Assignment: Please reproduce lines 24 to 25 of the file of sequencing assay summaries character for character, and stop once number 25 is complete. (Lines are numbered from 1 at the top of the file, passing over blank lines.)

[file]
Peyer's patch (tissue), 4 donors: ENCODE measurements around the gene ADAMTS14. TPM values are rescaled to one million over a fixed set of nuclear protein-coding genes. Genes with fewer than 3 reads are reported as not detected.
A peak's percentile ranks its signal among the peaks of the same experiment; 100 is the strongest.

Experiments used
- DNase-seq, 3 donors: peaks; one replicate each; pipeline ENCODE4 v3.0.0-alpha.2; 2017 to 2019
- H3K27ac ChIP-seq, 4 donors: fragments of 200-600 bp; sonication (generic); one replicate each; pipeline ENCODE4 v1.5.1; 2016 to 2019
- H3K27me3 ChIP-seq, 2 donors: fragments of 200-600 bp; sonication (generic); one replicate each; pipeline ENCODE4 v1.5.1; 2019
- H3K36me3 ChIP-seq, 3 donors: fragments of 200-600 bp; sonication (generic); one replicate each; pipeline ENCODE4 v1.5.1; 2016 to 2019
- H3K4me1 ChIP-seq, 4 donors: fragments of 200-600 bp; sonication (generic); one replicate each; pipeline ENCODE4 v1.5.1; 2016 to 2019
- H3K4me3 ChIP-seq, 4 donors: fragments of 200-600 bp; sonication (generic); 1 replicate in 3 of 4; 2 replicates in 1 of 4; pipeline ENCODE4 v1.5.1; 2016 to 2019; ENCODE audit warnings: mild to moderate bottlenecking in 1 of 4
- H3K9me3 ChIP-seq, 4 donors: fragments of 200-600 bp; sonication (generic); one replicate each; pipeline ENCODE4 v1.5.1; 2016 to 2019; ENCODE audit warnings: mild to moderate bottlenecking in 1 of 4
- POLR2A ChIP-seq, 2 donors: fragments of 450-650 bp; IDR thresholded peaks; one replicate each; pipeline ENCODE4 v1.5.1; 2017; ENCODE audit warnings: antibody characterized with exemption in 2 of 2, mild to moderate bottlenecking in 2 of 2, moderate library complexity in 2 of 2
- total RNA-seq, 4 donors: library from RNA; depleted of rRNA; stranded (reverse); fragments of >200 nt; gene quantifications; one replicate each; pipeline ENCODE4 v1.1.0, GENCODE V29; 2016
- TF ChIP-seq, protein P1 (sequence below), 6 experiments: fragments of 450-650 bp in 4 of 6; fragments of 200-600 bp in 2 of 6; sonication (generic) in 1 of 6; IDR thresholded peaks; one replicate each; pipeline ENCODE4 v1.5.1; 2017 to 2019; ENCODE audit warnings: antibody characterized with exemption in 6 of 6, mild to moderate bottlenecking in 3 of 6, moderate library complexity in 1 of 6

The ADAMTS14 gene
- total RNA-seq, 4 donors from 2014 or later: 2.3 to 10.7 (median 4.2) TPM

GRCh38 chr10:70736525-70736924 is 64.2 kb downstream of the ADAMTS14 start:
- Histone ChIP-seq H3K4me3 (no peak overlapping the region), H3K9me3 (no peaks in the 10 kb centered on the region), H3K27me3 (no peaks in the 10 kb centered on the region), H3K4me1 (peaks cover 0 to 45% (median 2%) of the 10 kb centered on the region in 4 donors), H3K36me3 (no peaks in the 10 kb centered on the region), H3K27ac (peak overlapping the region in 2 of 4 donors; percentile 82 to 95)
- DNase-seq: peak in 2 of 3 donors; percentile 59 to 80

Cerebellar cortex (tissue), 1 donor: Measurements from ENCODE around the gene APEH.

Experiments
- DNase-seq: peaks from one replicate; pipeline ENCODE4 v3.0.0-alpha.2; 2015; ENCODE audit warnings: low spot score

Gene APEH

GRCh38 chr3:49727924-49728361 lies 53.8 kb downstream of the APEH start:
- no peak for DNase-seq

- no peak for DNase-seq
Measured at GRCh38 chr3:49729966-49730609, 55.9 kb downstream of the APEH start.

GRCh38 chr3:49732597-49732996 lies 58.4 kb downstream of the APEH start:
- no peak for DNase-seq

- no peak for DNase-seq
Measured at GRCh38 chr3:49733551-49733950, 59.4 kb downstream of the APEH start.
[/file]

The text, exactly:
- no peak for DNase-seq

- no peak for DNase-seq